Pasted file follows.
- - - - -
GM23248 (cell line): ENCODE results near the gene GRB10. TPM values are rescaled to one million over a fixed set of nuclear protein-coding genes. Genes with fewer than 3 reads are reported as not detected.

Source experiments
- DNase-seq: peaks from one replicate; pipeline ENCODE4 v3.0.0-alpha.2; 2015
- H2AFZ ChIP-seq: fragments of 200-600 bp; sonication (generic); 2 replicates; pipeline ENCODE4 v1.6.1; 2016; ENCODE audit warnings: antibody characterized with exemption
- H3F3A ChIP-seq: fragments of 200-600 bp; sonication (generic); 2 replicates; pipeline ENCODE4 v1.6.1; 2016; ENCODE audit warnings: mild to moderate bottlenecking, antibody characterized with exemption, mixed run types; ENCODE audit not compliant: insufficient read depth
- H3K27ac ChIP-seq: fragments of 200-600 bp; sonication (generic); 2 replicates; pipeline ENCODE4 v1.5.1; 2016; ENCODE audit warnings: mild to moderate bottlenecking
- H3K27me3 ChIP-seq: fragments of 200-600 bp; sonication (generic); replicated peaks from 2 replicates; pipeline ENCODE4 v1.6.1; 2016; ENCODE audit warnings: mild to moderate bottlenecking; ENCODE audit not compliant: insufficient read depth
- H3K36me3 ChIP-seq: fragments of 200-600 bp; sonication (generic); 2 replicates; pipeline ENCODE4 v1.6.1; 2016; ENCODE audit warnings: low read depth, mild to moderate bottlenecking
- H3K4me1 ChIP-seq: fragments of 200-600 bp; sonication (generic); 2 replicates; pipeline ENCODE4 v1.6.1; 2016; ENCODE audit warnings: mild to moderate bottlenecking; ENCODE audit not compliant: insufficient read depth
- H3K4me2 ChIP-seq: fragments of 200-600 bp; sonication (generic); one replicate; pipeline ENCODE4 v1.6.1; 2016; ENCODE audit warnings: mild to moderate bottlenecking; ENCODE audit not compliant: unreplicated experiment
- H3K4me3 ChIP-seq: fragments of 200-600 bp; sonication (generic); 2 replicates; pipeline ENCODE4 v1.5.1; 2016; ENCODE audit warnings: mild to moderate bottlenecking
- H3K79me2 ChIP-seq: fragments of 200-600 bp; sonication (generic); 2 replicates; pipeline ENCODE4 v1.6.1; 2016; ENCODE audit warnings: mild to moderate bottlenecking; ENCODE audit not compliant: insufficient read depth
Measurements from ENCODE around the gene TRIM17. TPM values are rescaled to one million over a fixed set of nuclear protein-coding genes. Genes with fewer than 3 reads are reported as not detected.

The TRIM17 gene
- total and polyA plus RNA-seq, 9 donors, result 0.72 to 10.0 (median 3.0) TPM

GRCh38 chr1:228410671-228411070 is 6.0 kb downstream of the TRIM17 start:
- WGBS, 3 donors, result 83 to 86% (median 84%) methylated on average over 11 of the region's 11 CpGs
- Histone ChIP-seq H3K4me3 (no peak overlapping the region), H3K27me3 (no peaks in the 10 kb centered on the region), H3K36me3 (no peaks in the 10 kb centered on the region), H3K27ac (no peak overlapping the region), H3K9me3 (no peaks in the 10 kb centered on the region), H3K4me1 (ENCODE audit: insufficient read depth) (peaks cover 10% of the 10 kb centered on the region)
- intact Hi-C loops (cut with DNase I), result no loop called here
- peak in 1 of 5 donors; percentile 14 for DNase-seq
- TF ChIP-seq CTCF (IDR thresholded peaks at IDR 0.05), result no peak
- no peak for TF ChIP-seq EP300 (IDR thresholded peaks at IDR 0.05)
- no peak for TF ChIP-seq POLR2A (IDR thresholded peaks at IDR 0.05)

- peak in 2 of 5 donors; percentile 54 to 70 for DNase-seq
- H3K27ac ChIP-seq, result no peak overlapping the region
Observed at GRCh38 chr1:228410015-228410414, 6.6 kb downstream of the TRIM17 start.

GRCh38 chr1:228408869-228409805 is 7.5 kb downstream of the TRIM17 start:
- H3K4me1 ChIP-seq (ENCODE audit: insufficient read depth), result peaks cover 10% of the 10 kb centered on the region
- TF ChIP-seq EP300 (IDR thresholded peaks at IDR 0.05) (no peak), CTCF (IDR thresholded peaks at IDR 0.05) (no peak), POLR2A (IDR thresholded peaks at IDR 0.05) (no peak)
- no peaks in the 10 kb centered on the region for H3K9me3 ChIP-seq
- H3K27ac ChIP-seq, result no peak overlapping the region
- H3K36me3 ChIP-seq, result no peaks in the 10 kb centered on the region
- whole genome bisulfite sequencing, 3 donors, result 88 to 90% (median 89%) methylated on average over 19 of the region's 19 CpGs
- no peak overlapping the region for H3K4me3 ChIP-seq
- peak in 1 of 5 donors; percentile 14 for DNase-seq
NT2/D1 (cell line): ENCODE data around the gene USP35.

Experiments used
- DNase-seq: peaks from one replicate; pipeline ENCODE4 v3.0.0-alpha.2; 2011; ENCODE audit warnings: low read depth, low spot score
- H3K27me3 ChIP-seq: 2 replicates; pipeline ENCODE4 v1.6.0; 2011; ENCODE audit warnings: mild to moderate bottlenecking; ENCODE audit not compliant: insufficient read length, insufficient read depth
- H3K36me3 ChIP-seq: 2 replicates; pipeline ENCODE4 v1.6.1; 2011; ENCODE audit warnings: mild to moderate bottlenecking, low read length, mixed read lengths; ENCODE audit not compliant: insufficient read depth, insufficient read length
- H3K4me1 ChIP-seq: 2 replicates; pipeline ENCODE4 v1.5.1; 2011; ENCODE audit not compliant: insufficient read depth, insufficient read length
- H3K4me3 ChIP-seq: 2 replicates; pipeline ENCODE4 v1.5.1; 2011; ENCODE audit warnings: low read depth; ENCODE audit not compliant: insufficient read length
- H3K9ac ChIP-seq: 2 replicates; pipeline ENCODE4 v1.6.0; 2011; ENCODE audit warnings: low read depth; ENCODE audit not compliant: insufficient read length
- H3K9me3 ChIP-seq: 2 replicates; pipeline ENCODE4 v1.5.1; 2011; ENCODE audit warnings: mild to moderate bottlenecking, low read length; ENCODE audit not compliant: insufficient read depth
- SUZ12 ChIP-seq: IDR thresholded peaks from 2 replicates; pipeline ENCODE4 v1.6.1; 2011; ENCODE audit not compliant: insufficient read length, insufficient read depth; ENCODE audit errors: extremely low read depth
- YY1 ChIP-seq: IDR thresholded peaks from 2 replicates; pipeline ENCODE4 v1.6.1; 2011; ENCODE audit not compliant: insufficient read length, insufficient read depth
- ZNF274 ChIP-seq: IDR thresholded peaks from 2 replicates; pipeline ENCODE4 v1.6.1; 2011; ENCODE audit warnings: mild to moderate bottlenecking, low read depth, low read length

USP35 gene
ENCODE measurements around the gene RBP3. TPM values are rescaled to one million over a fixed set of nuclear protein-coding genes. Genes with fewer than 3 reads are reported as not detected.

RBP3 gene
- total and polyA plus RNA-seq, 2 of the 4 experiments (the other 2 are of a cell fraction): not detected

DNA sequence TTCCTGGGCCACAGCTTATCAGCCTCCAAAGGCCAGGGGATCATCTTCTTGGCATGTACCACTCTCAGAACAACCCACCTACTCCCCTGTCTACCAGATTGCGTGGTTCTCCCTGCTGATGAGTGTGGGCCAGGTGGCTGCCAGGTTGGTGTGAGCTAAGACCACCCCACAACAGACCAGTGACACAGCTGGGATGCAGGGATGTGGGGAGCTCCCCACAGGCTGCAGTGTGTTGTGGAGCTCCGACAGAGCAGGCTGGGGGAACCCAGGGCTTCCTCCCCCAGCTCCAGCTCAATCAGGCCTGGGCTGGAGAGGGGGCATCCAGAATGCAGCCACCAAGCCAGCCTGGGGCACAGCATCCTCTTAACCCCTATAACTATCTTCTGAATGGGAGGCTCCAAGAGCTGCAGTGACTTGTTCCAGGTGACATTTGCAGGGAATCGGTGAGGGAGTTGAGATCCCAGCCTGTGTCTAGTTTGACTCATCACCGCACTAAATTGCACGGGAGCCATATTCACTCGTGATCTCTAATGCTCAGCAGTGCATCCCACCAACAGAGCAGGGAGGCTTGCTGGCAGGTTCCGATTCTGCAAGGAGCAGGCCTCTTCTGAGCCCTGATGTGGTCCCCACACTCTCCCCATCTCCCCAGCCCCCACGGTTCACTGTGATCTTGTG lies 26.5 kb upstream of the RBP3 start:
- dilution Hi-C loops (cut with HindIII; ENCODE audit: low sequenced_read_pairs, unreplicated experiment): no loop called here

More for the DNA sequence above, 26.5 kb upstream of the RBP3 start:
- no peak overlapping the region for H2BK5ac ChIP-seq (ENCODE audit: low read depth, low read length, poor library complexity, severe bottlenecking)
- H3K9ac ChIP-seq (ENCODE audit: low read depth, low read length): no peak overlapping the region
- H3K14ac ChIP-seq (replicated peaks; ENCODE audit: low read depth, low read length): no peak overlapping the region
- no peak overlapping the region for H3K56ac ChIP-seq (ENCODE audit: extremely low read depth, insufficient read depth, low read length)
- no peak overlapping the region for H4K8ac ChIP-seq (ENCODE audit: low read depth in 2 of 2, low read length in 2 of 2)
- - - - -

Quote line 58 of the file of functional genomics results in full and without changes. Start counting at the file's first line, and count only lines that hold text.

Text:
- no peak overlapping the region for H3K56ac ChIP-seq (ENCODE audit: extremely low read depth, insufficient read depth, low read length)